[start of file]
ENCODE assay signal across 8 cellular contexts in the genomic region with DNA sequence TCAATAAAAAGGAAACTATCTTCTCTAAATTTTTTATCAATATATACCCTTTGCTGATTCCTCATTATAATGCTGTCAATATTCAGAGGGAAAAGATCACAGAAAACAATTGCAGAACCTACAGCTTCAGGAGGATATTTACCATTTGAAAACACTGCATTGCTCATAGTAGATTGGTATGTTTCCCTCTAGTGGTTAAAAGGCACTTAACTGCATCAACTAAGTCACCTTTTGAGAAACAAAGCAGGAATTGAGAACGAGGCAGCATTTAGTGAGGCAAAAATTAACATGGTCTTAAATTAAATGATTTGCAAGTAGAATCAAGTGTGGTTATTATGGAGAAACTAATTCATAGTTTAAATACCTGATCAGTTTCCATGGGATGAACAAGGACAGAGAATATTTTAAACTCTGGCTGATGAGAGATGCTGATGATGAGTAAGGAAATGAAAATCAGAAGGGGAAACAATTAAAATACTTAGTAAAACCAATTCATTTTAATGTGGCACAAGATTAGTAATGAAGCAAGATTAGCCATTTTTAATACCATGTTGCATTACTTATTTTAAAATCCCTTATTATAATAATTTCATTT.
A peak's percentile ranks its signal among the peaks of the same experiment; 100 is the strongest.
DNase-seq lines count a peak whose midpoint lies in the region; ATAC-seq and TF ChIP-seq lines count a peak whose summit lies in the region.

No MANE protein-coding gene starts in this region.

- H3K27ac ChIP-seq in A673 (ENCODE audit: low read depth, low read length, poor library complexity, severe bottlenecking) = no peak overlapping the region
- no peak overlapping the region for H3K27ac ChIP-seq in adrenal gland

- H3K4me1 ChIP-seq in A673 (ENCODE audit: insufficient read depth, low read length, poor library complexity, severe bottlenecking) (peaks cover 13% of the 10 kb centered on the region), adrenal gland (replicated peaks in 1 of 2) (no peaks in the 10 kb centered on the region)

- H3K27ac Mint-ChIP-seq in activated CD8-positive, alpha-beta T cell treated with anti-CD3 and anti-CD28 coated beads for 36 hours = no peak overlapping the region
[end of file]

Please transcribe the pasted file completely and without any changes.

ENCODE assay signal across 8 cellular contexts in the genomic region with DNA sequence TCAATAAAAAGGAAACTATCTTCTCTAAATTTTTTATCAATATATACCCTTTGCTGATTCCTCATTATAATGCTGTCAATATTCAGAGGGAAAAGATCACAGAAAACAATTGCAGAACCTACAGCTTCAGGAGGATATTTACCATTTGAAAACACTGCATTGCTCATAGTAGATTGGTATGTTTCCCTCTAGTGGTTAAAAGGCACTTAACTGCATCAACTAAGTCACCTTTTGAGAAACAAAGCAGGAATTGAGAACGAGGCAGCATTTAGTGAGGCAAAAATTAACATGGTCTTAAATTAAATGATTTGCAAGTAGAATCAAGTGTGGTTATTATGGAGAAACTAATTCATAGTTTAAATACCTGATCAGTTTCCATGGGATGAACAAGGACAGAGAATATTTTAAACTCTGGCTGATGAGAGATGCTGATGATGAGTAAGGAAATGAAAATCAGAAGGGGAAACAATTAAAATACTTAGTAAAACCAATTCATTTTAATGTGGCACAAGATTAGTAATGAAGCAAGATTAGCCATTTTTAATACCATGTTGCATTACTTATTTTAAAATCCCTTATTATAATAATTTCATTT.
A peak's percentile ranks its signal among the peaks of the same experiment; 100 is the strongest.
DNase-seq lines count a peak whose midpoint lies in the region; ATAC-seq and TF ChIP-seq lines count a peak whose summit lies in the region.

No MANE protein-coding gene starts in this region.

- H3K27ac ChIP-seq in A673 (ENCODE audit: low read depth, low read length, poor library complexity, severe bottlenecking) = no peak overlapping the region
- no peak overlapping the region for H3K27ac ChIP-seq in adrenal gland

- H3K4me1 ChIP-seq in A673 (ENCODE audit: insufficient read depth, low read length, poor library complexity, severe bottlenecking) (peaks cover 13% of the 10 kb centered on the region), adrenal gland (replicated peaks in 1 of 2) (no peaks in the 10 kb centered on the region)

- H3K27ac Mint-ChIP-seq in activated CD8-positive, alpha-beta T cell treated with anti-CD3 and anti-CD28 coated beads for 36 hours = no peak overlapping the region